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Main policy areas


Tariff escalation

  • Tariffs are particularly high for sugar beet. The EU and Other West Europe, respectively at 349 and 144, have the highest escalation rates.

Tariff rate quota administration

  • 51 sugar TRQs notified to WTO in 1999;
  • TRQ under-fill for some countries (both chronic and acute problems in fulfilling quota volumes);
  • TRQs exercised in several countries (including Barbados, Colombia, Costa Rica, El Salvador, EU, Philippines, Guatemala, Hungary, Iceland, Malaysia, Mexico, Morocco, Nicaragua, Slovak Republic, South Africa, Thailand, Tunisia, United States and Venezuela);
  • Most well known TRQs applied in EU and United States;
  • Under the Everything but Arms (EBA) Agreement, Full liberalization will be phased out between 1 July 2006 and 1 July 2009 by gradually reducing the EU tariff to zero. In the meantime, LDC raw sugar can come duty free within the limits of a tariff quota;
  • TRQs in the United States are used as policy instrument to restrict sugar imports to the extent needed meet United States sugar program objectives. In practice, the United States market access commitment made under WTO rules means that a minimum of 1256 million short tonnes (ST) of foreign sugar must be allowed to enter the domestic market each year. While the commitment sets a minimum import level, no other provision limits United States policymakers in allowing additional amounts of sugar to enter if needed to meet domestic demand. Under these rules, foreign sugar (including imports from Mexico under the NAFTA Agreement) enters under two TRQs: one for raw cane and the other for a small quantity of refined (including beet) sugar.


  • Overall, reductions in tariff levels for sugar were much smaller than for other agriculture products, with dairy the only other sector reviewed by WTO to show less reduction than sugar. Megatariffs on ex-quota imports are applied by EU and United States;
  • Under the EBA trade Agreement, the full liberalisation of sugar will be phased in during a transition period. Duties on sugar will be reduced by 20 percent on 1 July 2006, by 50 percent on 1 July 2007, and by 80 percent on 1 July 2008, and eliminated at the latest by 1 July 2009;
  • The amount of sugar entering the United States under each quota is subject to a zero or low duty. Sugar entering above each quota is subject to a tariff that declines over time according to the rate specified in the trade agreement.

Amber box

  • Market price support is applied in the US sugar program through loan price guarantees to beet processors/cane millers;
  • Intervention price support is applied in EU sugar policy;
  • Price support levels remain high, particularly for sensitive commodities such as sugar, despite commitments for reductions.

Export subsidies

  • There are 11 export subsidies commitments by WTO Member Countries;
  • Nine countries plus EU committed to reductions in subsidised sugar exports (largest reduction commitments by EU, Mexico, Brazil and South Africa);
  • EU did not make export subsidy commitments on the subsidised quantity of exports equal to its Special Preferential Sugar import quota (Sugar Protocol).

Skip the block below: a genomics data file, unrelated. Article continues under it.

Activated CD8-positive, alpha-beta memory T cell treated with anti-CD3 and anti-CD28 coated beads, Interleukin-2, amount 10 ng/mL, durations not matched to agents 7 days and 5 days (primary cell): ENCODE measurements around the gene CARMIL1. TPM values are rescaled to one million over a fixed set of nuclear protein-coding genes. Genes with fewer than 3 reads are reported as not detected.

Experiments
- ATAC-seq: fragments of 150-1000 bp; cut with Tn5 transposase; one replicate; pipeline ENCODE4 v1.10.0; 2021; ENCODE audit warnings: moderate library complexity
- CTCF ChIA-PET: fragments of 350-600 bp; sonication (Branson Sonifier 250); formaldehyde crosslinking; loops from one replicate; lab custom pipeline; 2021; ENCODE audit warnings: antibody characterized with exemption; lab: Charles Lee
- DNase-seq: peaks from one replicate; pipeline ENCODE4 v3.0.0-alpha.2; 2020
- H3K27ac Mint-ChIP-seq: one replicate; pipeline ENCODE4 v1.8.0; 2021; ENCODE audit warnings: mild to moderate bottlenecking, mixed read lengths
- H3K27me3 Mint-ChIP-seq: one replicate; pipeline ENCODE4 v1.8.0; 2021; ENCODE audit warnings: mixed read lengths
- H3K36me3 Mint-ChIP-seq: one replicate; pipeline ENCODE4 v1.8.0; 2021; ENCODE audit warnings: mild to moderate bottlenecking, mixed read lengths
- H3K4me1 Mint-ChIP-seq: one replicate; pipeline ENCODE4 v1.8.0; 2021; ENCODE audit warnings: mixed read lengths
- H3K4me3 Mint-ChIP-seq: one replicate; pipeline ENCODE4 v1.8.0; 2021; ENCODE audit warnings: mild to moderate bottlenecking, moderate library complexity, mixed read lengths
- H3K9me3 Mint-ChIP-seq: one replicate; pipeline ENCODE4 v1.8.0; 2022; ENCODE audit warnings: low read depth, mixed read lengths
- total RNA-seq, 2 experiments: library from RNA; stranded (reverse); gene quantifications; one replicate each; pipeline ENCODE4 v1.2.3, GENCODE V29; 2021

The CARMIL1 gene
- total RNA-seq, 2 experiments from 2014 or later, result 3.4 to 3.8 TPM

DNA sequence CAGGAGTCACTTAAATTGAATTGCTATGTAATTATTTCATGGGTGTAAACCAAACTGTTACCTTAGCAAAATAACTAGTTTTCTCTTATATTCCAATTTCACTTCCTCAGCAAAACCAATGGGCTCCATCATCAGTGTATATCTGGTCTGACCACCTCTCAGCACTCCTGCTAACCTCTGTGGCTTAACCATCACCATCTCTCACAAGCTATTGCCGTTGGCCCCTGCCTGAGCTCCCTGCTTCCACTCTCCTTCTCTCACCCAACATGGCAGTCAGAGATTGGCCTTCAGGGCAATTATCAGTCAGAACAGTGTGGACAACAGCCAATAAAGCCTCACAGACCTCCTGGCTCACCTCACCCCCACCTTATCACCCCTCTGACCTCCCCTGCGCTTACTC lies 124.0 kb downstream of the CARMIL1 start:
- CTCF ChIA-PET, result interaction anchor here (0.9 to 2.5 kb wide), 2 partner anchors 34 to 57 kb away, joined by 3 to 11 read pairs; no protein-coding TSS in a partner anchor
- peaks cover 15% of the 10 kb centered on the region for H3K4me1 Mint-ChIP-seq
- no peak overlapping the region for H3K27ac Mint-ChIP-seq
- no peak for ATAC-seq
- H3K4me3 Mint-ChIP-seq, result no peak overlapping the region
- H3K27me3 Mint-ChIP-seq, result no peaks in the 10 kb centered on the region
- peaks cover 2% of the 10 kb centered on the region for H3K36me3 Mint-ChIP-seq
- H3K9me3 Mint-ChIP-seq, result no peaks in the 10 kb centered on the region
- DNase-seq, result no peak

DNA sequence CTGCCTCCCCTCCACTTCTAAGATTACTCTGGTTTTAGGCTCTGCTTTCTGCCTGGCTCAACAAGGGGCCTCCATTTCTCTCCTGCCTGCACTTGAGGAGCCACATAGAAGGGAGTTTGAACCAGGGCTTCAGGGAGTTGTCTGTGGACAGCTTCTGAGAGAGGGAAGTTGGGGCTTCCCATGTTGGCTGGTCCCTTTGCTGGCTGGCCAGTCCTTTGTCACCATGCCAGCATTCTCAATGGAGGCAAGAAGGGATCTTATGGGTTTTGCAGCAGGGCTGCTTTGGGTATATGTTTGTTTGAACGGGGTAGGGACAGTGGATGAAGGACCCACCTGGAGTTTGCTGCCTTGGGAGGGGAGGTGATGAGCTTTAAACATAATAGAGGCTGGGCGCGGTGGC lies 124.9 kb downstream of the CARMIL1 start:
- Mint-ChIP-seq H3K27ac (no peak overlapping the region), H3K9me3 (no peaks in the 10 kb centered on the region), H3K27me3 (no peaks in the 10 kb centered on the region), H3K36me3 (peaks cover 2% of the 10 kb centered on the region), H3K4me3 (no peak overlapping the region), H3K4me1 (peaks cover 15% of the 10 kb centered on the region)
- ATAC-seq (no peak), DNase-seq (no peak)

Export credits

  • There is no agreement in existence on use of export credits;
  • Export credits for sugar are not extensively used as exports of sugar are generally limited by high taxes to ensure the internal market supply.

State Trading Enterprises

  • STEs still operate in several countries, mainly to regulate exports (Australia) or monitor both internal and external prices and trade (India and China);
  • Lack of transparency in the policies applied by STEs remains an important issue in sector;
  • A number of countries seeking accession to WTO use STEs to implement agricultural policies, including sugar.

Export restrictions and prohibitions

  • Not particularly relevant to sector.

Food security

  • Several developing countries have increased efforts to shield domestic industries from international competition; mostly through tariff measures, or price stabilization schemes utilizing a form of variable levy based on world market price (usually applied within bound rate);
  • Also related to rural development and domestic consumption policies.

Food safety

  • Sanitary and Phytosanitary Measures (SPS measures), while important to sector, are typically not used as a technical barrier to trade as often as in other sectors;
  • SPS Measures are not as important to sugar sector as most volume traded is for further processing, and refining process is a further purification of product (polarity).

Rural development

  • Sector is important for rural development in many developing countries, particularly the role of smallholders;
  • For the Africa, Caribbean and Pacific (ACP) countries with preferential access to EU sugar market, sugar sector estimated to contribute 20 percent to GDP and employ 30 percent of labour force;
  • Sugar sector contributes to development of rural infrastructure and provides social amenities (such as hospitals, schools, electricity, transportation).

Green box

  • Cost of drainage and irrigation borne by federal government in Australia; several countries challenged.

Blue box

  • Applies to EU direct aid payments.

Special Agricultural Safeguard

  • Special Safeguards invoked by many of the less efficient sugar producing countries during recent period of low world prices (notably for India, Philippines, US and EU);
  • Under the “Everything but Arms” (EBA) Agreement, the EU will carefully monitor imports of sugar and apply safeguard measures if necessary to address serious difficulties to EU producers;
  • Notifications on both import volume surge and price levels.

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